By Daniel Vaughan | Dec 2010
Even though the company was not in financial difficulty, the Maserati brothers sold their shares of the company to the Orsi family from Modena in 1937. The headquarters were moved from Bologna to Modena. When they sold the company, the brothers had agreed to stay with Maserati for another ten years performing duties as chief engineers. In 1948, after their ten-year agreement was satisfied, they left the company and formed OSCA.

With the chief engineers gone, the company was positioned for failure, but the company did have a strong history and more importantly, they had a newly developed straight-six engine, courtesy of the Maserati brothers. The engine produced by Maserati brothers was nothing spectacular; the 1.5-liter power-plant produced 65 horsepower. It was, however, a good starting point and would prove to be very tunable in the years to come. The primary intention for the engine was competition, but Orsi understood that money needed to be made so that it could be spent. So Orsi commissioned a sports road car that could be produced for exclusive clientele.

In 1947 Maserati introduced the Maserati A6 with custom coachwork by Pinin Farina. Under the hood was the 1.5-liter single overhead camshaft engine matted to a four-speed gearbox. The steel tubular frame was suspended by a live rear axle and a front wishbone suspension. Even though Pinin Farina is noted for its elegant styling, its design of the A6 was not well received. Coupled with poor performance, the vehicle was not well received.

Modifications were performed on the engine resulting in an increase to 2 liters and 100 horsepower. Three updated versions of the A6 were displayed at the 1951 Paris Motorshow. The Berlina body styles were created by Pinin Farina and were the standard style; the Spider variants were created by Frua, and the Coupe was courtesy of Vignale. With all the mechanical improvements and body style options available, the two-liter A6 was poised for success. With only 16 examples created, the A6 proved it needed more work.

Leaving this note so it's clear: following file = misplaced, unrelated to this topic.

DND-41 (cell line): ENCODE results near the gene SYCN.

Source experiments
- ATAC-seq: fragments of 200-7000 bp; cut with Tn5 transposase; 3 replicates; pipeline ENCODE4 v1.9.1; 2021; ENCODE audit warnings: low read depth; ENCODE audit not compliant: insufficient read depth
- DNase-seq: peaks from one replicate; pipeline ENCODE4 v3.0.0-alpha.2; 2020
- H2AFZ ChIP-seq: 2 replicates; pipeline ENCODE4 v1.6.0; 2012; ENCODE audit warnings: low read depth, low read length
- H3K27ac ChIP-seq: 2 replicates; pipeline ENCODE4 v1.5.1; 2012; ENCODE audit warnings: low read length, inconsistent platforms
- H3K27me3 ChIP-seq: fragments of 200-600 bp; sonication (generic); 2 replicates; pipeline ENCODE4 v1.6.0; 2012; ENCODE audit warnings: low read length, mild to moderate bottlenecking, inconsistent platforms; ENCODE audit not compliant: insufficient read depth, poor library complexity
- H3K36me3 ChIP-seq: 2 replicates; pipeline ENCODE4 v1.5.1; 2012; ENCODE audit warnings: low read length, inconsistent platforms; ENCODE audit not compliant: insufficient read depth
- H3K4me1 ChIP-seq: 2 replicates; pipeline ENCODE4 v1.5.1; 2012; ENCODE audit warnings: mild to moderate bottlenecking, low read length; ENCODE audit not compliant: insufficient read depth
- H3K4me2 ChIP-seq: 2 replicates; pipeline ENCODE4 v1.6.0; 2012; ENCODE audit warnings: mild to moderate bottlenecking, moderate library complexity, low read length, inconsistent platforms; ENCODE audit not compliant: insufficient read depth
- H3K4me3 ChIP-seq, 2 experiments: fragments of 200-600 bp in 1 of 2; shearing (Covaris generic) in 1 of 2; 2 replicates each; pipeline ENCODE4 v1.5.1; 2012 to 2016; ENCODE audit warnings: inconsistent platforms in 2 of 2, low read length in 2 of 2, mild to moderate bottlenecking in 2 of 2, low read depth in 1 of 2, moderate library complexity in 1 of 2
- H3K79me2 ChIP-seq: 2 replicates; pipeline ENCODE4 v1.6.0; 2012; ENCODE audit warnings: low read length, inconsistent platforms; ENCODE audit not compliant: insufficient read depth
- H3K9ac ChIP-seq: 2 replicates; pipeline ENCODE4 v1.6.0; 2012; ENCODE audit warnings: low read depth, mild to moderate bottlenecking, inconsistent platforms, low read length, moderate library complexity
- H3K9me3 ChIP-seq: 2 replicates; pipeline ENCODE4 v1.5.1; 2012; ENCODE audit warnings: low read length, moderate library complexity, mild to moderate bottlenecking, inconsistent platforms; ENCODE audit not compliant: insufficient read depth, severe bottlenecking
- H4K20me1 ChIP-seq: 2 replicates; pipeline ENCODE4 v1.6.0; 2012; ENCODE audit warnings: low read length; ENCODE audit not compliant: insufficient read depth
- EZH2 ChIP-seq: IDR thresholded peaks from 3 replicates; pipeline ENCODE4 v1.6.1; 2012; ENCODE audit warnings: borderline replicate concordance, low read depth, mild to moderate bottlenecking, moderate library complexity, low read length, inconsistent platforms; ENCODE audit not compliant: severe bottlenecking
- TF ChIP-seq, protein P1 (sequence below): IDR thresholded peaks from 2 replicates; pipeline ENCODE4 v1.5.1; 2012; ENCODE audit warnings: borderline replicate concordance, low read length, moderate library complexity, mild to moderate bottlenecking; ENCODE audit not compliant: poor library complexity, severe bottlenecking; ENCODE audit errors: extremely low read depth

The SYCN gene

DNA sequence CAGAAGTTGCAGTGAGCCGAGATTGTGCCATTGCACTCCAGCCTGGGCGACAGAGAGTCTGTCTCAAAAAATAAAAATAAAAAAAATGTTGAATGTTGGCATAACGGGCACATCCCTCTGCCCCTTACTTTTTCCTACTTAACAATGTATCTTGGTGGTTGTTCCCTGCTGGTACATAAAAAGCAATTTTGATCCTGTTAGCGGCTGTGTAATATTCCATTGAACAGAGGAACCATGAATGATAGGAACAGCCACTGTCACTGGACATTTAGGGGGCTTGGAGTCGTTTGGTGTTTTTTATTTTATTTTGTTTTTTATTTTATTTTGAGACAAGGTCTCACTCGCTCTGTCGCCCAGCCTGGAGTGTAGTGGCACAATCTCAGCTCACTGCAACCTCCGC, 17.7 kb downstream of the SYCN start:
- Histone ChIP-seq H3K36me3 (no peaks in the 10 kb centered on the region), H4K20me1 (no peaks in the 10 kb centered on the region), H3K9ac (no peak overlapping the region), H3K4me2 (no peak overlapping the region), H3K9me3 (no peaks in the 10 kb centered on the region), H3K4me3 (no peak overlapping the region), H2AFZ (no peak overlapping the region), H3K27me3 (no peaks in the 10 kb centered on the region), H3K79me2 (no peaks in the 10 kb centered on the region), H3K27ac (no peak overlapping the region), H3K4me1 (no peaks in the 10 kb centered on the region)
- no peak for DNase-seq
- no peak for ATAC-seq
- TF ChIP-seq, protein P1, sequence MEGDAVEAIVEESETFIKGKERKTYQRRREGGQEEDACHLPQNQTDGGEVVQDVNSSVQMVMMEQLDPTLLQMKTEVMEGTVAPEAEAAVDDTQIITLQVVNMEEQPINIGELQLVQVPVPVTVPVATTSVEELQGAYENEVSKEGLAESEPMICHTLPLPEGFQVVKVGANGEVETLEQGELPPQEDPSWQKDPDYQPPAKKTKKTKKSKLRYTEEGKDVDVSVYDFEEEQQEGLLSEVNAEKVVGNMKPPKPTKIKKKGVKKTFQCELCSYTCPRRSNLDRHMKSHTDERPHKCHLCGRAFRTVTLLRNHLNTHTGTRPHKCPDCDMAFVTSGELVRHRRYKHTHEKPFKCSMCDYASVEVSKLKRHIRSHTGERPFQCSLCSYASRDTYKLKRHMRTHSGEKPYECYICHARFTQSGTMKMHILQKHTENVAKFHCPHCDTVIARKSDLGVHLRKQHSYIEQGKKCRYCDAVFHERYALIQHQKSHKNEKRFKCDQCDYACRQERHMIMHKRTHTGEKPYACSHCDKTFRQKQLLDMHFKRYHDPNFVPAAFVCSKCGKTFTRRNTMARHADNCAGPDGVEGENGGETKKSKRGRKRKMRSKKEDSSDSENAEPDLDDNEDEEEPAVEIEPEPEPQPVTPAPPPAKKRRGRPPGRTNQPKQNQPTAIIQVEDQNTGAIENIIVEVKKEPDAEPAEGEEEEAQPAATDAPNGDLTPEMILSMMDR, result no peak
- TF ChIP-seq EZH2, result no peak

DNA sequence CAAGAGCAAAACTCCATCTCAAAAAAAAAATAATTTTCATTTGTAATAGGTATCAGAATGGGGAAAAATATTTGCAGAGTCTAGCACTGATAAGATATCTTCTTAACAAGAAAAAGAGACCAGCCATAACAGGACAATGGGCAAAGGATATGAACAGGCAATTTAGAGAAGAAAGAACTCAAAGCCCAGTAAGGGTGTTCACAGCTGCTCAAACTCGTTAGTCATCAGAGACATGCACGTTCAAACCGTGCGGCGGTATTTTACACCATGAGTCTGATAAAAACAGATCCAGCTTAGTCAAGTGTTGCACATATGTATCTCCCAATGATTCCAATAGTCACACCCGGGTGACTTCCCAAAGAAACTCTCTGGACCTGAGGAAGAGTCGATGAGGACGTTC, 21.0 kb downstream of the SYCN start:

The famous Gioacchino Colombo, known for his work with Ferrari, joined Maserati in 1953. His first task was to modify the A6GCM to include a DOHC valve train, dual-spark ignition, and more. Horsepower rose to nearly 200. The success of Maserati in racing was heightened with the new engine and new drivers such as Fangio, Gonzalez, Marimon, Bonetto, and de Graffenried. Fangio had won the 1953 Italian Grand Prix driving a Ferrari.

The third iteration of the A6 occurred in 1954, dubbed the A6G/54. This was the same year for the introduction of the Maserati 250F, which, in the hands of the capable Fangio won the Argentine Grand Prix on its debut. The A6G/54 was outfitted with a competitive engine and wonderful styling from Frua and Zagato. Production lasted until 1954 with multiple types of body styles being created. One of the most memorable body styles was the 19 lightweight Zagato bodies which could often be seen at race tracks. All of the Zagato hand-formed body styles were unique, even the interior.